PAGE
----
In 2017, with Chou at the helm of creative, Dentsu Taiwan won its first ever Cannes Lion in 2017. Since then it has won 8 Grands Prix in local and regional awards, including AdFest, Adstar, One Show, Longxi, Great Wall, Taiwan 4A, China 4A, China Times International Awards and LIA China Creative Award. Chou was named Outstanding Creative Person of the Year at the Taiwan Advertiser Association in 2017 and named in 2018 Campaign Asia-Pacific’s Women to Watch.
She is jury president of Branded Content & Entertainment at D&AD 2019.
The Stable: There is a lot of branded content in the world. What makes branded content that works, that’s worthy of a D&AD Pencil. What are the “don’ts” for you.
Alice Chou: People have changed. They hate commercials, they don’t listen to you and they skip all the time. But on the other hand, they are now more proactively searching for new information and entertainment contents. Branded content and entertainment let advertisement become new form of involved content and even before they know it is an ad, they have already accepted the intended message. It is a very powerful tool.
Therefore, a Pencil’s work must start from people’s story and not from a product’s story. It has to be very entertaining, make you cry, scared, and make you re-think or discuss important issues. It has to make you forget that it’s an ad. Moreover, it is not just entertainment. Does it work for the brand? What is the brand purpose? You have to skillfully inject the intended brand message in an organic way, so that the audience will receive them without knowing it. This is another important criterion for Pencil’s work.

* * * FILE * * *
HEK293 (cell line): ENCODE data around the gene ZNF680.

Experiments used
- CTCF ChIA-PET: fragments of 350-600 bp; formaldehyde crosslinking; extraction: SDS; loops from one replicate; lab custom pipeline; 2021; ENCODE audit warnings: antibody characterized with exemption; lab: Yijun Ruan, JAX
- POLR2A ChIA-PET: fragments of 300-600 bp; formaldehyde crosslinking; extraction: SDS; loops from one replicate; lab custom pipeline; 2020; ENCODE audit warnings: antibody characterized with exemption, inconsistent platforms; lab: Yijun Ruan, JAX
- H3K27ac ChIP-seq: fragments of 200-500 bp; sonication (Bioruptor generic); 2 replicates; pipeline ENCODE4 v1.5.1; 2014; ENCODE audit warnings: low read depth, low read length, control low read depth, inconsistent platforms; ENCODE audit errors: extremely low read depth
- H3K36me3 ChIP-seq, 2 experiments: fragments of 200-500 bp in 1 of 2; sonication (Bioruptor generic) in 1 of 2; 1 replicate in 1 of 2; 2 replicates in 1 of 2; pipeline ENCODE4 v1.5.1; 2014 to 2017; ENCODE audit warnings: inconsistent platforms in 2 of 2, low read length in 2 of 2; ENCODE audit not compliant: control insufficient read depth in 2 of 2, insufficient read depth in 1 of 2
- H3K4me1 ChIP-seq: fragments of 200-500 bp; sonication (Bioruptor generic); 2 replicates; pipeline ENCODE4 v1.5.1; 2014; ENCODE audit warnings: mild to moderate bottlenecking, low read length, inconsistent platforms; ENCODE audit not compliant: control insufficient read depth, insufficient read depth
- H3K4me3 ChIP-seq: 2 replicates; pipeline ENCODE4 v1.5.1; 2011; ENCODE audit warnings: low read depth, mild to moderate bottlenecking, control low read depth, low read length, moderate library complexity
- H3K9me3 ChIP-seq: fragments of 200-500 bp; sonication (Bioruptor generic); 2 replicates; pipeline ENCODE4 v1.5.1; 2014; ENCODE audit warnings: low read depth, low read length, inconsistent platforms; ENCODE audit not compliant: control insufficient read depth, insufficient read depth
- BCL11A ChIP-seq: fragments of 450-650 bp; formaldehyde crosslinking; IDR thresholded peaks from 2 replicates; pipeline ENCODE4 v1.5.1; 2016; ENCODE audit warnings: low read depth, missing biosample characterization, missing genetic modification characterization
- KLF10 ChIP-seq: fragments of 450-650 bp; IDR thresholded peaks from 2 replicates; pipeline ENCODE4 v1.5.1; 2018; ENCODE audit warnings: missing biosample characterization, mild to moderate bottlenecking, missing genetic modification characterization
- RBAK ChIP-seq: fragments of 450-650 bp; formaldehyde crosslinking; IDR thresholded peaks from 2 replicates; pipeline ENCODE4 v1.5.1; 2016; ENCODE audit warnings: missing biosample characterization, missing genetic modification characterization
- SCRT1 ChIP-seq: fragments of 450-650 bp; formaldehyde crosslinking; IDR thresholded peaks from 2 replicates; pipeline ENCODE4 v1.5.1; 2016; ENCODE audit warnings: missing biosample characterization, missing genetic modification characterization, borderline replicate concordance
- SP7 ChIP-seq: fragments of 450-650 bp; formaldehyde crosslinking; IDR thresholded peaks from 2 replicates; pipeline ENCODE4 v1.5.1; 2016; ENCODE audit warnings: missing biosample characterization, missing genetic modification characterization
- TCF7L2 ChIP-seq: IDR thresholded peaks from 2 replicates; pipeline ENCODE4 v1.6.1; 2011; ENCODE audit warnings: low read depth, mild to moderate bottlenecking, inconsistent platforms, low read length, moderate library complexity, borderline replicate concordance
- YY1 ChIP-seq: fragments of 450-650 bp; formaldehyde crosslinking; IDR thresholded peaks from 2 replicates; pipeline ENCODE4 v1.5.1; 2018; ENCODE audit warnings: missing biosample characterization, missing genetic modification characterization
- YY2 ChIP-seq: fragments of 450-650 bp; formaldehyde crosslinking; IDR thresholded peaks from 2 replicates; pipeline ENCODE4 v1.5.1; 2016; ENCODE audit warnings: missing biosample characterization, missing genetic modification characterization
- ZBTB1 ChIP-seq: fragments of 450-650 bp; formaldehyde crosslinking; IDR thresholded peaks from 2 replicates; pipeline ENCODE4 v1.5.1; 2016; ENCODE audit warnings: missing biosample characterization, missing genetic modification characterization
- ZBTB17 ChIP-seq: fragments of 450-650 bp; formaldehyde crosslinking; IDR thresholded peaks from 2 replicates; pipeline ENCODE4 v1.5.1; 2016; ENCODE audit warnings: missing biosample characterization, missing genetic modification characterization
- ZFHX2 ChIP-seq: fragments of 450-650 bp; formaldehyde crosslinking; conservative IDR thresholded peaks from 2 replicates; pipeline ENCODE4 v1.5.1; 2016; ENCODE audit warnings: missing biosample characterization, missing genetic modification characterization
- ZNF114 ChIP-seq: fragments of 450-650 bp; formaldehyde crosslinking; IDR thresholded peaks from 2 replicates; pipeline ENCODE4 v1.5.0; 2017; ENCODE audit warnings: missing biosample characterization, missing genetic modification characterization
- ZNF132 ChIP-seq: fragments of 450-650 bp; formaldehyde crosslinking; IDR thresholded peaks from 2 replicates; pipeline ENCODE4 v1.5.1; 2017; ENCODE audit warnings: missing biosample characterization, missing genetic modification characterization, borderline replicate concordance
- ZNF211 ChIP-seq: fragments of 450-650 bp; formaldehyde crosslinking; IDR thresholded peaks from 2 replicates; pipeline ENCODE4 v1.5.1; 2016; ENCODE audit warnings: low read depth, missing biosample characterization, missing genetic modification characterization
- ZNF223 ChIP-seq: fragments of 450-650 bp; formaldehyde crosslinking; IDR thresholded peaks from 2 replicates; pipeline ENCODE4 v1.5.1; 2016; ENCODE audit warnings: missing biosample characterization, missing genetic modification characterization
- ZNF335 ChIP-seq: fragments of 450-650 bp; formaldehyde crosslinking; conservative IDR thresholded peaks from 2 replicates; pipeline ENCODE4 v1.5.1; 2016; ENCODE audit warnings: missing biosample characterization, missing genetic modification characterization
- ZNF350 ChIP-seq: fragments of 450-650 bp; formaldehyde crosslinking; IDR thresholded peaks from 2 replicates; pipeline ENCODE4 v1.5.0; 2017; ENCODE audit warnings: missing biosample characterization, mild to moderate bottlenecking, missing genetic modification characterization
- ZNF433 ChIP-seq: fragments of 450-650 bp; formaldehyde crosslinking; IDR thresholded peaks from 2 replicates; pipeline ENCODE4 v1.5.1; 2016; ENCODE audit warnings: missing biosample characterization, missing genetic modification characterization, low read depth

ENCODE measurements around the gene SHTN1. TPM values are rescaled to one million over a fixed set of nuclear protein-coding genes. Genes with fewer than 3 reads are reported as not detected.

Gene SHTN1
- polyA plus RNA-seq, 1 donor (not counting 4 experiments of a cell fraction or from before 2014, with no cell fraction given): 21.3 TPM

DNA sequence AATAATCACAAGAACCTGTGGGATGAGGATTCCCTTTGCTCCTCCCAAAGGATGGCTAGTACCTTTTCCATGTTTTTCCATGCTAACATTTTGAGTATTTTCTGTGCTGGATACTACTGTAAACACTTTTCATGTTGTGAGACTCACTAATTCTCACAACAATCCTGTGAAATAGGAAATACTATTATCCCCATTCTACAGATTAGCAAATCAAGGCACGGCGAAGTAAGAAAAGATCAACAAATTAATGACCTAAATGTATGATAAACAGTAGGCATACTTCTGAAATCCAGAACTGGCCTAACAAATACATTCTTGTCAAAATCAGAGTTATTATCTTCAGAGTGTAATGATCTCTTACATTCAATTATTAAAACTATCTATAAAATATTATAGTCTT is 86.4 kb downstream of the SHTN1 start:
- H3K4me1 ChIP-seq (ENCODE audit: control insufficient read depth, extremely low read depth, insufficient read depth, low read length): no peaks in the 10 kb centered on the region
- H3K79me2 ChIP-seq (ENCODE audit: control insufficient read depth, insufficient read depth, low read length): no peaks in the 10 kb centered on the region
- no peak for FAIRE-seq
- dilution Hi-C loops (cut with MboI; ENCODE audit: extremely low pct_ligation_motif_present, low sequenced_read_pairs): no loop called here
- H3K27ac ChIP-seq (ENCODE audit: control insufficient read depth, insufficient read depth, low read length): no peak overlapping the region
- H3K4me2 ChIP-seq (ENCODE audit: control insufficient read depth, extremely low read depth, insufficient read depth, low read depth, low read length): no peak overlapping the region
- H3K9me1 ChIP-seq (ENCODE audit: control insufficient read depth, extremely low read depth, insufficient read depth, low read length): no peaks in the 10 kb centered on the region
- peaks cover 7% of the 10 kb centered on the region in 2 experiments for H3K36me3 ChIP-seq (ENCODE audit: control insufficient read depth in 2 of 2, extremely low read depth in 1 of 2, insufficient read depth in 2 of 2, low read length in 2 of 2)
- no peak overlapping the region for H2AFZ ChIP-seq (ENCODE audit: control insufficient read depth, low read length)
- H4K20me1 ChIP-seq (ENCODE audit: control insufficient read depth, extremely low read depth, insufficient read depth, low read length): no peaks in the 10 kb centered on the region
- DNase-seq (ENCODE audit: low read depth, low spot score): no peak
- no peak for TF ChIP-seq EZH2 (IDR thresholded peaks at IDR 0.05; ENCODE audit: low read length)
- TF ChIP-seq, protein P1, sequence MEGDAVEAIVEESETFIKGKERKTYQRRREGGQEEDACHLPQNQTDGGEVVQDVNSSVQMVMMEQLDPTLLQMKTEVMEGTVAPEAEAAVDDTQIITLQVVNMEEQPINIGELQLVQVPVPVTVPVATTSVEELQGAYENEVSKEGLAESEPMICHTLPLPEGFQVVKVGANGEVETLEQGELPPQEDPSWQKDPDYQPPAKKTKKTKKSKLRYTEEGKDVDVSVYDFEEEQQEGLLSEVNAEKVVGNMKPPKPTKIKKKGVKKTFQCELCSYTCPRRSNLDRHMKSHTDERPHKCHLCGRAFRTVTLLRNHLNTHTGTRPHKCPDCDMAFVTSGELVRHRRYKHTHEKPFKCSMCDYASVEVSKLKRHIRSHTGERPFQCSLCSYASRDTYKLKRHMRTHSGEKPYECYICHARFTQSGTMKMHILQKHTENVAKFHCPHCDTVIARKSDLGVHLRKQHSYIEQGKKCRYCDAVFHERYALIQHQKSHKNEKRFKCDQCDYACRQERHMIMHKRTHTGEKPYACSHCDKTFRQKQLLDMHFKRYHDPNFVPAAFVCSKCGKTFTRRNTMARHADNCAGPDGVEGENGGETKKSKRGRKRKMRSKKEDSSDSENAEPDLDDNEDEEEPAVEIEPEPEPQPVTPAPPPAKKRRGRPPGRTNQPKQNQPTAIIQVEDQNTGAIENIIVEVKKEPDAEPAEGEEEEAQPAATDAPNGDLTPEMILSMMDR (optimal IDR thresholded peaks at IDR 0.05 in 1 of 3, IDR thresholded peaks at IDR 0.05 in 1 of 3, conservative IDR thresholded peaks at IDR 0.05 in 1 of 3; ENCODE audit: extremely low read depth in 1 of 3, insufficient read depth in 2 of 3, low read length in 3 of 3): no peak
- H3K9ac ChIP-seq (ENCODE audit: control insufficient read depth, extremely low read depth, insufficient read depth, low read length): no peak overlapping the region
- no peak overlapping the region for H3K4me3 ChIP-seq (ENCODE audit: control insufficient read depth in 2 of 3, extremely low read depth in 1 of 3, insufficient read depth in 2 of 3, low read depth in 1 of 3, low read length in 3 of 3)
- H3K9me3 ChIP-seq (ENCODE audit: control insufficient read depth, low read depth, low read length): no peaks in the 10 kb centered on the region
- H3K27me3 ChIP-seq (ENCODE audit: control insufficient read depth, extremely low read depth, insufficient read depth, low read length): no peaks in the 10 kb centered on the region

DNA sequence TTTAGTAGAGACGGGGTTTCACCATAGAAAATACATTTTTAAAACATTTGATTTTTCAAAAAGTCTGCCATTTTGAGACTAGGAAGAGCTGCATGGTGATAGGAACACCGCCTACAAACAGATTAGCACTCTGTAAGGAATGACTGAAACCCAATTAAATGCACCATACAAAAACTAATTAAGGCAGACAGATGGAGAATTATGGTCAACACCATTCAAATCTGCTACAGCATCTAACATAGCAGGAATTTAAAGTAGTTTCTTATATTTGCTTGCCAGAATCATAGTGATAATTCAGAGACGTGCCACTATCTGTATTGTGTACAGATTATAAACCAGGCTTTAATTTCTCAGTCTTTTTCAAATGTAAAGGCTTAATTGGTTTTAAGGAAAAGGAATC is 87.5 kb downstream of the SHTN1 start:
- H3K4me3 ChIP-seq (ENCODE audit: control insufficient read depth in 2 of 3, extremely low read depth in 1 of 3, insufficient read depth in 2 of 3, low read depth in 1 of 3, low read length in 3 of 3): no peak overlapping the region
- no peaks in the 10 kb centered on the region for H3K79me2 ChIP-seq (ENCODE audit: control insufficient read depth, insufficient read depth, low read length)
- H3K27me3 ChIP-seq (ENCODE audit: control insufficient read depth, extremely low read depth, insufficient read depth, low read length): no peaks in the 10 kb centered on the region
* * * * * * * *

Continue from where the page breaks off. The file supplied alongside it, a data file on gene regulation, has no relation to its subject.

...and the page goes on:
TS: The work that wins creative awards and the work that wins effectiveness awards don’t always align. Is this a problem for advertising creativity?
AC: This is a long debate issue: winning creative awards not necessarily helping sales? We do witness some of these cases, but we also see other cases in which award winning work actually helped top of mind attention and actual sales. Personally, I think creative awards are not to review how good the product sales are, because there are many other non-advertising factors which will impact sales results.
Creative awards are mainly to encourage people to create new possibilities and use new thinking to solve problems. I believe a brand will never be hurt by good creativity, unless the product has major issues, and great creative work may cause more people to notice it. Creative award winning work, unlike promotional activities, may not be able to create short-term sales results, but it will create a long-term favourable brand image and let audience like the brand, be willing to get close to it and even become its fans and customers.
TS: Why do you think that creativity in Asian advertising has surged upward in the last few years?